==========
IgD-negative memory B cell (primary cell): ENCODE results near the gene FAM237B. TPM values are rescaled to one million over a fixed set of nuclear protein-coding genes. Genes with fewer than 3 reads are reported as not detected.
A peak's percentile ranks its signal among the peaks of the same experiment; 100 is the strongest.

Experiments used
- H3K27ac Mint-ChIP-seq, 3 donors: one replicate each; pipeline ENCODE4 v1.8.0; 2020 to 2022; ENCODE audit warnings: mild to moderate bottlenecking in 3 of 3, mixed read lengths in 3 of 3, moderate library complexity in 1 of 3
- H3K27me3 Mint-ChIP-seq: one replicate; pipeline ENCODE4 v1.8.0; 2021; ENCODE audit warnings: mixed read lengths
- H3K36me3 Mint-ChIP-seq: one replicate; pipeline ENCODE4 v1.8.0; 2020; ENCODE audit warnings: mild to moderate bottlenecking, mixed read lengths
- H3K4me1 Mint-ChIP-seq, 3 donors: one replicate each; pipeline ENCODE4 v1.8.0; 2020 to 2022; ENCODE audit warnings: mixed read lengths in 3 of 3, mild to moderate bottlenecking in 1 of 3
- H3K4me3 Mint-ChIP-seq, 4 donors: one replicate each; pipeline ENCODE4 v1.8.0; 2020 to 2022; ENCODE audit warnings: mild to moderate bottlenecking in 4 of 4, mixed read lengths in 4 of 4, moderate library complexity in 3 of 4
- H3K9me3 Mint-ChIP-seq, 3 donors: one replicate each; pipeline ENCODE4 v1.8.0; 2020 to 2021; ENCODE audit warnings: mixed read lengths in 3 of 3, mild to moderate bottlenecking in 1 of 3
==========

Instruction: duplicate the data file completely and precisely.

IgD-negative memory B cell (primary cell): ENCODE results near the gene FAM237B. TPM values are rescaled to one million over a fixed set of nuclear protein-coding genes. Genes with fewer than 3 reads are reported as not detected.
A peak's percentile ranks its signal among the peaks of the same experiment; 100 is the strongest.

Experiments used
- H3K27ac Mint-ChIP-seq, 3 donors: one replicate each; pipeline ENCODE4 v1.8.0; 2020 to 2022; ENCODE audit warnings: mild to moderate bottlenecking in 3 of 3, mixed read lengths in 3 of 3, moderate library complexity in 1 of 3
- H3K27me3 Mint-ChIP-seq: one replicate; pipeline ENCODE4 v1.8.0; 2021; ENCODE audit warnings: mixed read lengths
- H3K36me3 Mint-ChIP-seq: one replicate; pipeline ENCODE4 v1.8.0; 2020; ENCODE audit warnings: mild to moderate bottlenecking, mixed read lengths
- H3K4me1 Mint-ChIP-seq, 3 donors: one replicate each; pipeline ENCODE4 v1.8.0; 2020 to 2022; ENCODE audit warnings: mixed read lengths in 3 of 3, mild to moderate bottlenecking in 1 of 3
- H3K4me3 Mint-ChIP-seq, 4 donors: one replicate each; pipeline ENCODE4 v1.8.0; 2020 to 2022; ENCODE audit warnings: mild to moderate bottlenecking in 4 of 4, mixed read lengths in 4 of 4, moderate library complexity in 3 of 4
- H3K9me3 Mint-ChIP-seq, 3 donors: one replicate each; pipeline ENCODE4 v1.8.0; 2020 to 2021; ENCODE audit warnings: mixed read lengths in 3 of 3, mild to moderate bottlenecking in 1 of 3